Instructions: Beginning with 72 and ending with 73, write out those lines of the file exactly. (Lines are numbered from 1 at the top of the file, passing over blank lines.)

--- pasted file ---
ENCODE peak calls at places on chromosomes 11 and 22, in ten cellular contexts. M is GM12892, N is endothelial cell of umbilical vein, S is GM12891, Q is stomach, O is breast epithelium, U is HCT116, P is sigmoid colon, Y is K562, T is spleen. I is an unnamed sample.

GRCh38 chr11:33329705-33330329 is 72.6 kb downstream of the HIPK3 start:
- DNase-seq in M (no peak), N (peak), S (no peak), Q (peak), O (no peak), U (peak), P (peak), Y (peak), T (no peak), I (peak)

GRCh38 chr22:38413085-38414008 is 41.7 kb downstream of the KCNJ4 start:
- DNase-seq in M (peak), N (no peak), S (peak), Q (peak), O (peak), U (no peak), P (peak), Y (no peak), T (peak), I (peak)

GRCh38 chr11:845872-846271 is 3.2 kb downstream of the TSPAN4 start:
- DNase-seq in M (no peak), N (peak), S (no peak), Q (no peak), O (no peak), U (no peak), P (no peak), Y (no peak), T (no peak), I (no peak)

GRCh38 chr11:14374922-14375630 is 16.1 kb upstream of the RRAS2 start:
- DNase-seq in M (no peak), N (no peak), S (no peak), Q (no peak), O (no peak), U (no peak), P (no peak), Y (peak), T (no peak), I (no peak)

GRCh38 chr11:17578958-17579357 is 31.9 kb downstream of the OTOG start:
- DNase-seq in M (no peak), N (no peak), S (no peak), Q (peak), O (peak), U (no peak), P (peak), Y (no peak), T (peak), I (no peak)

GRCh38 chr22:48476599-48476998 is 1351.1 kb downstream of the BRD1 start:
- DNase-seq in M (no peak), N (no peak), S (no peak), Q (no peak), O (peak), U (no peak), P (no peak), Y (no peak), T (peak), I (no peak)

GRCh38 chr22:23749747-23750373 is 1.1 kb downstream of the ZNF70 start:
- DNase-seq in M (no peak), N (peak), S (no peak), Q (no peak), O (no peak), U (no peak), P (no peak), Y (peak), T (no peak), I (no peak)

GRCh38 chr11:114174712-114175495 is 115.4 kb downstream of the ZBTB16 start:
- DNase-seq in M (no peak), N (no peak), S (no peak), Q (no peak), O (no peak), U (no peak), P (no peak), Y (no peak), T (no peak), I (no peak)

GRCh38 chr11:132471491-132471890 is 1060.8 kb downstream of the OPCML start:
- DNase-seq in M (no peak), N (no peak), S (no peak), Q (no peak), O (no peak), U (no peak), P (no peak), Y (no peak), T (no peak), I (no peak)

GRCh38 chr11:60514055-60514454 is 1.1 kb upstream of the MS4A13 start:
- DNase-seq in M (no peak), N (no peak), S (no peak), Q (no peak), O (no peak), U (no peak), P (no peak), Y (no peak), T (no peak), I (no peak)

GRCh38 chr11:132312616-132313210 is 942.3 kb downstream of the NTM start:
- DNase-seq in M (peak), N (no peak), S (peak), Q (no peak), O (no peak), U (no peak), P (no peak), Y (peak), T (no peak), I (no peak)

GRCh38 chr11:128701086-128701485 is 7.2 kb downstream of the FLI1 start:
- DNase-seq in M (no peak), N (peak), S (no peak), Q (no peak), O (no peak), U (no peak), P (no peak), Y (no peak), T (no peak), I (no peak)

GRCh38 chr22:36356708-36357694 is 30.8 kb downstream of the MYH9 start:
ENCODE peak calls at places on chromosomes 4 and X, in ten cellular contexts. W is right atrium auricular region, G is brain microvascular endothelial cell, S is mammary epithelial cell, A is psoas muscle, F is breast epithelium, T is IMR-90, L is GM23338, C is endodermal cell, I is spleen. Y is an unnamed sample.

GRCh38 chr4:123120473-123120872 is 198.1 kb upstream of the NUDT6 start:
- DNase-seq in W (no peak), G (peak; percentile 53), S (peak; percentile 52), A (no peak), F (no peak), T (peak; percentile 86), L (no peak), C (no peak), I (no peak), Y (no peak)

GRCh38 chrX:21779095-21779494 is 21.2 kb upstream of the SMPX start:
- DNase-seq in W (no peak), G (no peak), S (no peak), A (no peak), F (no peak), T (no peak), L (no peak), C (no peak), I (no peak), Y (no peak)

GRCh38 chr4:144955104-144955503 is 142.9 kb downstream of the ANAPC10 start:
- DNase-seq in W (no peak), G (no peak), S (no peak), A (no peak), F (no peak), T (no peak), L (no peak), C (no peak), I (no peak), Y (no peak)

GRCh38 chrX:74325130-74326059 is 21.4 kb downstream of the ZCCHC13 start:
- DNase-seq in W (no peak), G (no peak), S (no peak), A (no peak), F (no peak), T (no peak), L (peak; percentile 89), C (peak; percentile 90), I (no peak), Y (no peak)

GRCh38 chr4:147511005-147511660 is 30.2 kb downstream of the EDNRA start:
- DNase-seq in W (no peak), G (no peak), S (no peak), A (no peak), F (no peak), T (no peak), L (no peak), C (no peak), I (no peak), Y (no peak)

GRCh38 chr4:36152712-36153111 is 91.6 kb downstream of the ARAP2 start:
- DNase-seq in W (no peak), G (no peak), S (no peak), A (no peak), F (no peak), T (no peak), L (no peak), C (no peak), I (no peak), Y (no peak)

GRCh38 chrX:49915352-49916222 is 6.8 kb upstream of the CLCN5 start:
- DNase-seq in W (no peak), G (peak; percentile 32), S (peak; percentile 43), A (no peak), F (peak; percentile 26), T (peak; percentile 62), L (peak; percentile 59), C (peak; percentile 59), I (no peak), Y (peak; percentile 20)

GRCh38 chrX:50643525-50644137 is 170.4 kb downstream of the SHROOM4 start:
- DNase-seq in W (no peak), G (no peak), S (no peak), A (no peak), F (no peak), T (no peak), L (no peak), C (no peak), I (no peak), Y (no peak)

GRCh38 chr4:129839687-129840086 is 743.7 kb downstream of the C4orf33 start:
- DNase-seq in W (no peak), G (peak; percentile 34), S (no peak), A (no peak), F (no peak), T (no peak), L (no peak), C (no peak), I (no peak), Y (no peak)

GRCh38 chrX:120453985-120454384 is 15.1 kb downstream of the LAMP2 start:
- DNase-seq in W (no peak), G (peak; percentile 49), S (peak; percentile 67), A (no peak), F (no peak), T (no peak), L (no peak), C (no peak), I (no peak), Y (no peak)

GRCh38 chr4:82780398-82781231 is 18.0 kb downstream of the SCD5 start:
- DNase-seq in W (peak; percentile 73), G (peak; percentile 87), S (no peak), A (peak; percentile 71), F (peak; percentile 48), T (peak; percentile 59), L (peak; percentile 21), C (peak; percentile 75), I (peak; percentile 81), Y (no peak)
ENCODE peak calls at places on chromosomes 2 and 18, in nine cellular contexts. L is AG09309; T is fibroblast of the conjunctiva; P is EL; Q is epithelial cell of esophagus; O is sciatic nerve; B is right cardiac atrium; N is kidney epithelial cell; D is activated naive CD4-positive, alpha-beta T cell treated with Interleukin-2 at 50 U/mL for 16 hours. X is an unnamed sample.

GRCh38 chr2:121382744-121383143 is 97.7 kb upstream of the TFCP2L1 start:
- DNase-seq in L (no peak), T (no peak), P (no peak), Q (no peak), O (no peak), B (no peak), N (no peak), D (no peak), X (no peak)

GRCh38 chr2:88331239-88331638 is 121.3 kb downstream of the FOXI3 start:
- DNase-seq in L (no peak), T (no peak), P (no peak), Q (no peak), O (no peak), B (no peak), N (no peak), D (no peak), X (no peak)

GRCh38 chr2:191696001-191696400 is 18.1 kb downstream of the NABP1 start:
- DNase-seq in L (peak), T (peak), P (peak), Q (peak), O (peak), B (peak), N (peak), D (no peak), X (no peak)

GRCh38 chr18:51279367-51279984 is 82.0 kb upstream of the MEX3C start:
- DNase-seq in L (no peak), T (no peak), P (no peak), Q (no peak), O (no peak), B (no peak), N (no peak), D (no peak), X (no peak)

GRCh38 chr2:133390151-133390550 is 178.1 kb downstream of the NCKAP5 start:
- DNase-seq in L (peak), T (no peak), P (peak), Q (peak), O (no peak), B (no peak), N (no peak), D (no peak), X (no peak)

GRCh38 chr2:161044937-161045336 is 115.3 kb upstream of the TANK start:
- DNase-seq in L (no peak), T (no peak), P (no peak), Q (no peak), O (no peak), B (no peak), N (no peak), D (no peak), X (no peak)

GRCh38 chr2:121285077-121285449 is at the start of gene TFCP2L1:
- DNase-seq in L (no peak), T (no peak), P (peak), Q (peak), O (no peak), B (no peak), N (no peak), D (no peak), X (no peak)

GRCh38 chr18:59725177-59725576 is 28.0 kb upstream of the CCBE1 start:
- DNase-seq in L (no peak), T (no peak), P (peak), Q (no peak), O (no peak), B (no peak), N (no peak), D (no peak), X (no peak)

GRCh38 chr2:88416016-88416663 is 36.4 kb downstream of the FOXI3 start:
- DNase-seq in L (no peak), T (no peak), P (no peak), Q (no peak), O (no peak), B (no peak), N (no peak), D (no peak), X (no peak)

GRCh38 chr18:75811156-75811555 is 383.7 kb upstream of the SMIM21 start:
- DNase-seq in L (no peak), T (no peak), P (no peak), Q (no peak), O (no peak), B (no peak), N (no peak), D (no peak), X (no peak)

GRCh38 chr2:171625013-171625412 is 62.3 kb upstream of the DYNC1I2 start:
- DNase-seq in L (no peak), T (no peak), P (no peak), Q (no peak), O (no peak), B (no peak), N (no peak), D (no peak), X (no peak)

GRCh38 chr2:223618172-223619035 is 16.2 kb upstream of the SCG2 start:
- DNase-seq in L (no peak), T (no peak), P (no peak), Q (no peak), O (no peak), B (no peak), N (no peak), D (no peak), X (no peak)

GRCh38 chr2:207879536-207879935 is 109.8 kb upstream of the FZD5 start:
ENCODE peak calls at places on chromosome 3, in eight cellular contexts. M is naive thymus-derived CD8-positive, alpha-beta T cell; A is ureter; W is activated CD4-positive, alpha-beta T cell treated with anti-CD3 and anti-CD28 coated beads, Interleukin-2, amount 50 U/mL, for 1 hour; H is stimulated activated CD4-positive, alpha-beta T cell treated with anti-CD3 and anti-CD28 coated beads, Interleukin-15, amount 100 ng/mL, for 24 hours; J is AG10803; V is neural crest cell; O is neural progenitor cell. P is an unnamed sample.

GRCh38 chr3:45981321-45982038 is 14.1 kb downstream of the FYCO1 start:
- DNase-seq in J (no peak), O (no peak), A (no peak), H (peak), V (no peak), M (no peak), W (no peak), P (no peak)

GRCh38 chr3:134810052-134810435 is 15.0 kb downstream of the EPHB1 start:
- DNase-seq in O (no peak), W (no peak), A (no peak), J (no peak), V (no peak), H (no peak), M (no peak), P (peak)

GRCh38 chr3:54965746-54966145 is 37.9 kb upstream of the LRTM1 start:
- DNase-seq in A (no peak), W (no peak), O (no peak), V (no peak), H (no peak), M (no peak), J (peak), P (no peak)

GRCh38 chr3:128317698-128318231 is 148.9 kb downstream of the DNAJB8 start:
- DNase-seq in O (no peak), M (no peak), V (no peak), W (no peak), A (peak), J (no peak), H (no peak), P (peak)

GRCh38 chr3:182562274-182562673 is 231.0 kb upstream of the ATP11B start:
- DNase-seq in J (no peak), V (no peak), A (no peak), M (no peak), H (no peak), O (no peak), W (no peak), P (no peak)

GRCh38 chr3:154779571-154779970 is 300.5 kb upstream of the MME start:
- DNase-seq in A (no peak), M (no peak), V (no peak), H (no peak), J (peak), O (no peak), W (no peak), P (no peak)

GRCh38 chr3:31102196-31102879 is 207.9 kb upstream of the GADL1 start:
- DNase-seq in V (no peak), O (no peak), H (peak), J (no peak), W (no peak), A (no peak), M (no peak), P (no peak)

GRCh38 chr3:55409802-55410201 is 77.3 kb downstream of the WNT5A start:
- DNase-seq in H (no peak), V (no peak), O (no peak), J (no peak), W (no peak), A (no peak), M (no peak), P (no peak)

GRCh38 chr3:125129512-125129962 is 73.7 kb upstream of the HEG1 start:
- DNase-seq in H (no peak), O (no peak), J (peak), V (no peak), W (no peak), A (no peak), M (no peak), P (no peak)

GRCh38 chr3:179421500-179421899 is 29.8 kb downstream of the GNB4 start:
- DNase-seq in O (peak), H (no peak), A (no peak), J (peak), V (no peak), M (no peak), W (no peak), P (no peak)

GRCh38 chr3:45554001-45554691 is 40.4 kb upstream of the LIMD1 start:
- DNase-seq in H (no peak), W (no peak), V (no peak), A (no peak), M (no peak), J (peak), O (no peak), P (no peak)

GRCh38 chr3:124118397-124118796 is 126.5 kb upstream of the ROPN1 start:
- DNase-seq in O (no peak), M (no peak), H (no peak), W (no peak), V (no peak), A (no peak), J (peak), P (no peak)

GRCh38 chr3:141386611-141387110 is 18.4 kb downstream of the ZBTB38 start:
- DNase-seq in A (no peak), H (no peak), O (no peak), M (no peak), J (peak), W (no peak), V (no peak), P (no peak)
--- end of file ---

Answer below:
- DNase-seq in L (no peak), T (no peak), P (no peak), Q (no peak), O (no peak), B (no peak), N (no peak), D (no peak), X (no peak)

GRCh38 chr2:223618172-223619035 is 16.2 kb upstream of the SCG2 start: